Colotis Danae, The Scarlet Tip is a beautifully marked butterfly but flies quite erratically and quite low, so it is easy to lose sight of them behind bushes and is hard to photograph.

One day, whilst were concentrating on these lower reaches of Wadi Darbat, I struck Scarlet Tip gold and came across several nectaring on plants very close to the edge of the water.

Butterflies of Oman, authors Torben and Kiki Larsen, for identification help.

Oman butterfly diary 4- Precis hierta, The Yellow Pansy…

My butterfly bible for Oman is “Butterflies of Oman” by Torben and Kiki Larsen, produced in 1980 in the Uk for the Office of the Adviser for Conservation of the Environment to the Government of Oman.

I haven’t found any recent updates, so possibly names have changed, there was a reprint in 1984, but I don’t have that version.

The binominal name is Junonia hierta, but Larsen uses the synonym Precis Hierta, and as I’m not up to the right level in the world of scientific classification, I’m following the Larsen’s identification!

This beautiful butterfly is described by the Larsens, as one of the most common butterflies in Dhofar (Southern Oman) on the coast and in the mountains. It had not been found in the North of Oman at the time of publishing and I have never seen in it during my forays into North Oman.

During my nature searching days in Dhofar, in October and November 2019, I only found two of these butterflies. They were up on the high escarpment above Mirbat.

We traveled the whole of the coastline, from the Yemen border to the north, and spent much time in areas where they should be prolific but, sadly only two sightings…

They are a beautiful species of butterfly.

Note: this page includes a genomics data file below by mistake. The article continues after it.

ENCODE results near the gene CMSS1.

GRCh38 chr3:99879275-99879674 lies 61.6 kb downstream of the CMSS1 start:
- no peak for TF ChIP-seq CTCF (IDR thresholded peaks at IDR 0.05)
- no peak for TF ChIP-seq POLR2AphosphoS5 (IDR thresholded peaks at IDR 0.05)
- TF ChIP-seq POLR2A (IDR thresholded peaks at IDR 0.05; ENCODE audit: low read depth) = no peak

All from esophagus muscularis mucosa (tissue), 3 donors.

I hope when I finally am able to return I will have more success in finding the numbers previously indicated…


Oman Butterfly diary 3-Charaxes varanes bertrami (Riley, 1931), Pearl Charaxes…

This is a butterfly that has eluded my camera on previous visits to Dhofar, Southern Oman, or so I thought.

The presence of this butterfly in Oman is limited to the Dhofar region. It is common in Africa, but there are no current records from Southwestern Arabia and Yemen, however, any investigation is not easily possible in Yemen.

As it stands the population in Dhofar seems to be quite isolated and the subspecies found locally is named in honour of explorer Bertram Thomas who caught the species in Dhofar, whilst preparing for his Rub Al Khali expedition in 1930. The butterfly seems to be relatively common in open parts of the scarp. Both sexes are fond of fermenting fruit, rotting crab or shrimp and patches of urine.

We had seen them, fluttering past on scarp tracks, stopped the jeep, but I chased in vain as they tauntingly settled, then flew away fast whenever I thought I had one in focus for THE shot. They are fast on the wing and often fly high. Fairly frustrating, but then sometimes an unexpected opportunity arises.

In October 2019, we decided to have a day visiting the various Ayn’s (valleys) which form at the base of the Dhofar escarpment.

Usually, there are spectacular waterfalls during the Khareef (monsoon) season and the Ayn’s are lush and emerald green, home to a variety of endemic and migratory birds, butterflies, dragonflies, and flora.

Khareef had finished a month previously but owing to some unusual weather in the region, the drying out of the environment hadn’t quite reached its usual barren state.

In one of the Ayn’s we started to climb up towards the escarpment and I spotted the Pearl fluttering from branch to branch. We noticed there were two, but only one settled on branches.

Sadly, it was torn and ragged, probably at the end of its flying season, but I managed to catch some shots.